According to the Los Angeles Times, Rock the Vote experienced financial problems in the aftermath of the 2004 election. It emerged from the election $700,000 in debt, and its president resigned in summer 2005 "amid disagreements about the organization's direction".[1] In 2008, Rock the Vote's youth vote registration drive resulted in 2.6 million young voters registered.[36]

In November 2012 and 2013 Rock the Vote experimented with Facebook ads to encourage voter turnout by telling people the number of days remaining until the election and which of their friends "liked" the countdown. The ads were shown to over 400,000 adults, randomly selected from a base over 800,000. Rock the Vote had helped many of them register. The ads did not increase turnout in the experimental group, compared to the control group who did not get the ads.[35] In 2012 they also experimented with text message reminders to 180,000 people who had provided their mobile numbers. Texts the day before the election raised turnout six tenths of a percentage point, while texts on election day lowered turnout.[35]

In advance of the 2014 elections, Rock the Vote released a video titled "Turn Out For What". It was a parody of Lil Jon and DJ Snake's song "Turn Down for What".[37] The video sought to encourage youth voter turnout and featured reproductive rights, marijuana legalization, global warming, LGBT rights, student debt, gun control and deforestation as reasons why young Americans might want to vote.[38] The video was criticized for having a disproportionate representation of left-wing political issues.[39] The video was also criticized because several of the celebrities who appeared in it, including Lena Dunham, Whoopi Goldberg, Natasha Lyonne and Darren Criss, had not voted in the previous midterm election.[40]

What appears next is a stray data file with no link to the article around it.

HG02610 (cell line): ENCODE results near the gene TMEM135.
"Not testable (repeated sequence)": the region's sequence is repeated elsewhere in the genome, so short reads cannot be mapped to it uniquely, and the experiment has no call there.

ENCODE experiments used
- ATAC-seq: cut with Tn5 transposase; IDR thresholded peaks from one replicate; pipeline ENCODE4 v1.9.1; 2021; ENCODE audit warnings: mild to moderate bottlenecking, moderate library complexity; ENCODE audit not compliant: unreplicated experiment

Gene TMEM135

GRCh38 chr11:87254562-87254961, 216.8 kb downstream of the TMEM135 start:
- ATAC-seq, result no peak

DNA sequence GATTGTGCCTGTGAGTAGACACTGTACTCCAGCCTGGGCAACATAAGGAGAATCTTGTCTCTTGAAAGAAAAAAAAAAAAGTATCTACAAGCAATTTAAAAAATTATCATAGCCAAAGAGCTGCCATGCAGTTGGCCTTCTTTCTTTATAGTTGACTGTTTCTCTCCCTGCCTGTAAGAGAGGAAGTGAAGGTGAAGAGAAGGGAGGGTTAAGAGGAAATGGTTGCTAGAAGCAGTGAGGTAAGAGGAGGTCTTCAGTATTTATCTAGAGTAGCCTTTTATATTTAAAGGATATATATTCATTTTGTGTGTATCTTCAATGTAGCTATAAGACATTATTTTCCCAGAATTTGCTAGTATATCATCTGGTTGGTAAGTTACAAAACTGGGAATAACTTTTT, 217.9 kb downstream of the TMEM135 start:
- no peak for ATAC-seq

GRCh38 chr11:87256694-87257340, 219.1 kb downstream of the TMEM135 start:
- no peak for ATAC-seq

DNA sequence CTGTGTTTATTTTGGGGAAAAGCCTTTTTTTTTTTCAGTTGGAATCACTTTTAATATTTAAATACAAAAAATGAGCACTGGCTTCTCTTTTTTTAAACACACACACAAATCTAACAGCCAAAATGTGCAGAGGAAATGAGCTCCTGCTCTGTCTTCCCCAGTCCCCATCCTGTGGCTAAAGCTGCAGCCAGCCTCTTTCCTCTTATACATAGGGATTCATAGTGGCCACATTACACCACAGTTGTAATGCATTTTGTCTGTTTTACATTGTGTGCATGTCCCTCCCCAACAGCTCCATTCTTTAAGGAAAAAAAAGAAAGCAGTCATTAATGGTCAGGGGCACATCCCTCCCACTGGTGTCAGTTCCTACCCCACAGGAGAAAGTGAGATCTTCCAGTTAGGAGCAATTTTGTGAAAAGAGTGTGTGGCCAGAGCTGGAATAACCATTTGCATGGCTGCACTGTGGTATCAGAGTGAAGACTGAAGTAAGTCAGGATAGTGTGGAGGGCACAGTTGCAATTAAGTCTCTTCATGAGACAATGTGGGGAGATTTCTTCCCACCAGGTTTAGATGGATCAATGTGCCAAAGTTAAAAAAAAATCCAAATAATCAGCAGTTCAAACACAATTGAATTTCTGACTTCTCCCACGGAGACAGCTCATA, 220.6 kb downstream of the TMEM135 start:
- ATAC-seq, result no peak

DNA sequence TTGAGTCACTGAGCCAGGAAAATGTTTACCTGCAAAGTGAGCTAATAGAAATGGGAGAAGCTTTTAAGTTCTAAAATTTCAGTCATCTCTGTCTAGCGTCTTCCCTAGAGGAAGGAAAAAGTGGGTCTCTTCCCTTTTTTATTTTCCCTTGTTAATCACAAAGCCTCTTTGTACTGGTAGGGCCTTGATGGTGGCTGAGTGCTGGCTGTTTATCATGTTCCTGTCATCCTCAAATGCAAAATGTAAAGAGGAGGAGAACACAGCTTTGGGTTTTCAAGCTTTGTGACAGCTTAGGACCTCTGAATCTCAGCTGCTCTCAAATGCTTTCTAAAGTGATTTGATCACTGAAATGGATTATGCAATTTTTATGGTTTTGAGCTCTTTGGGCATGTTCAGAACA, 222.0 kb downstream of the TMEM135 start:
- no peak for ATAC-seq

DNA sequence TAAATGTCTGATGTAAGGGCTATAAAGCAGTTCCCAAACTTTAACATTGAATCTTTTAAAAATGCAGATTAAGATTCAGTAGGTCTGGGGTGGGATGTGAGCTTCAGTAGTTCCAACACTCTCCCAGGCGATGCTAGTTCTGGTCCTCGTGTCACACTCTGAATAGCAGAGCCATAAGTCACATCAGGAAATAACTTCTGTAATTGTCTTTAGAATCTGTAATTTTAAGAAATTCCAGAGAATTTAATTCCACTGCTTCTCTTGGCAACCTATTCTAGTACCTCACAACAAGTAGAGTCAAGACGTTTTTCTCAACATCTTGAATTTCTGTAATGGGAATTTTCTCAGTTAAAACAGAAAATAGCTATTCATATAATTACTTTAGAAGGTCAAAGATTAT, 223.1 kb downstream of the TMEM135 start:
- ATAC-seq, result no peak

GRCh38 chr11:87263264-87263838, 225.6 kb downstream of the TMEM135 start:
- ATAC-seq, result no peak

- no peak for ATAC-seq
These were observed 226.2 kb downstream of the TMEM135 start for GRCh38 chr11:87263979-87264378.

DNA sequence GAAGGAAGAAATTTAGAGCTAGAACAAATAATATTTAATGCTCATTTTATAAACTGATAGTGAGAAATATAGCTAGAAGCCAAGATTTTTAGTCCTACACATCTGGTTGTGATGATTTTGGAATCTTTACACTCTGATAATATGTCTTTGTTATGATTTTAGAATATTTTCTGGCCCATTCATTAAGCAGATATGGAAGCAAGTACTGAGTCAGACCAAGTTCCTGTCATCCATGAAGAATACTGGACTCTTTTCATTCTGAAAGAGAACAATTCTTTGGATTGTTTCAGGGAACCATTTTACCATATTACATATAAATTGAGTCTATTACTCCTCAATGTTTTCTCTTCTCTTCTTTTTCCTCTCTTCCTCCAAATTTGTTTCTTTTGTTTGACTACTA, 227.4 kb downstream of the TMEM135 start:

The day after the 2016 U.S. presidential election, Rock the Vote President and Executive Director Carolyn DeWitt issued a statement on behalf of the organization expressing disappointment with the election of Donald Trump and Republican Party congressional victories, writing "This is a jarring day for Millennial voters, who voted overwhelmingly for Secretary Clinton and for progressive candidates down the ticket...we woke up this morning with full hearts and piercing focus, not just on the next national election in two short years, but on putting the needs of young Americans, people of color and others feeling under siege, front and center for our new president and the 115th Congress."[41] In 2019, DeWitt spoke out in favor of abolishing the United States Electoral College.[42]

Democracy ClassEdit

Rock the Vote: Democracy Class is a program put on by Rock the Vote. It is designed to educate high school students about voting, elections and governance. The lesson plan uses music, pop culture, video, classroom discussion and a mock election to teach young Americans the skills to navigate the elections process and engage as active citizens.[43][44] On Democracy Day 2011, teachers in all 50 states committed to teaching Democracy Class in more than 1,100 classrooms.[43] High school students in Democracy Classes participate in mobile polls that assess their viewpoints on public policy issues.[45]

Celebrity spokespeopleEdit

This is a partial list of celebrities who have appeared in public service announcements for Rock the Vote.


  1. ^ a b Duhigg, Charles (February 7, 2006). "Rock the Vote Is Stuck in a Hard Place". Los Angeles Times. Retrieved 23 April 2015.
  2. ^ "About Us". Rock The Vote. Retrieved April 23, 2015.
  3. ^ Contrera, Jessica (October 7, 2014). "Lil Jon and Lena Dunham team up to take on what Madonna and Chuck D pioneered". Washington Post. Retrieved April 23, 2015.
  4. ^ Lurie, Stephen (October 31, 2014). "Millennial turnout is crucial. Too bad pols have no idea what young Americans care about". Washington Post. Retrieved April 23, 2015.
  5. ^ Beaucar Vlahos, Kelley (December 11, 2003). "Youth Activist Groups Target Voter Turnout". Fox News. Retrieved April 23, 2015.
  6. ^ Siegel, Benjamin (October 3, 2014). "Rock the Vote Gets Angry in New Ads". ABC News. Retrieved April 24, 2015.
  7. ^ "Beyond Sport". Retrieved 2023-01-23.
  8. ^ "MTV, Comedy Central And VH1 Join Last Minute Push To Register Florida's Returning Citizens". WLRN. 2020-09-18. Retrieved 2023-01-23.